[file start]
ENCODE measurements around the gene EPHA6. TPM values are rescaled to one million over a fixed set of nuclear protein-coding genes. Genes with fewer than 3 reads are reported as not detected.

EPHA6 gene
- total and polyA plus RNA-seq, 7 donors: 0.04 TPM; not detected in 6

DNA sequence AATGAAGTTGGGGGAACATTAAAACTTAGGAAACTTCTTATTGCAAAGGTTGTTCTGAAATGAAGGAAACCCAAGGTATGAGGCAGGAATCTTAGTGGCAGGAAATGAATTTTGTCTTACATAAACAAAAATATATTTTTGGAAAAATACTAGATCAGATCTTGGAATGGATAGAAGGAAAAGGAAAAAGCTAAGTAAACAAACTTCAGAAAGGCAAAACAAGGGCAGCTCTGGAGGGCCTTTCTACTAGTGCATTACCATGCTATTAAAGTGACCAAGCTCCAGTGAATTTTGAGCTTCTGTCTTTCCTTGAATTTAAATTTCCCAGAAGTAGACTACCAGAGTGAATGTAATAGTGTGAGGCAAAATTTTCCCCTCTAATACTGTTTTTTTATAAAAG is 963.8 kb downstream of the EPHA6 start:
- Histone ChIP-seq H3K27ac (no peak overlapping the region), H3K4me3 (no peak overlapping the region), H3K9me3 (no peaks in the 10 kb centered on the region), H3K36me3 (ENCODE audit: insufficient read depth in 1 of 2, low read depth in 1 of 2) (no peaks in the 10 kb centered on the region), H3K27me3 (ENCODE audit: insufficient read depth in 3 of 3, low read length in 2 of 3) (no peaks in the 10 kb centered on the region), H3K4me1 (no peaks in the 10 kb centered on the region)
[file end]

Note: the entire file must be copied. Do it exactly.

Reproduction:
ENCODE measurements around the gene EPHA6. TPM values are rescaled to one million over a fixed set of nuclear protein-coding genes. Genes with fewer than 3 reads are reported as not detected.

EPHA6 gene
- total and polyA plus RNA-seq, 7 donors: 0.04 TPM; not detected in 6

DNA sequence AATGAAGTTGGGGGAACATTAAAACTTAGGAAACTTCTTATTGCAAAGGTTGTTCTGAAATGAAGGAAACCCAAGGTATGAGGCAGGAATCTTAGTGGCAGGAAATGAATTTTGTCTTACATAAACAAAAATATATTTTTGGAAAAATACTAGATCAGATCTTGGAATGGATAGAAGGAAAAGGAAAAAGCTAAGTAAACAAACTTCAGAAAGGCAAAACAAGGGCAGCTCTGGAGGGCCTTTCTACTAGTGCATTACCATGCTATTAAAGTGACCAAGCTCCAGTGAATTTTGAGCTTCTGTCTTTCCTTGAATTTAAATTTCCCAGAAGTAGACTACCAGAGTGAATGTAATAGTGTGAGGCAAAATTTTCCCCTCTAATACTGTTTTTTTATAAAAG is 963.8 kb downstream of the EPHA6 start:
- Histone ChIP-seq H3K27ac (no peak overlapping the region), H3K4me3 (no peak overlapping the region), H3K9me3 (no peaks in the 10 kb centered on the region), H3K36me3 (ENCODE audit: insufficient read depth in 1 of 2, low read depth in 1 of 2) (no peaks in the 10 kb centered on the region), H3K27me3 (ENCODE audit: insufficient read depth in 3 of 3, low read length in 2 of 3) (no peaks in the 10 kb centered on the region), H3K4me1 (no peaks in the 10 kb centered on the region)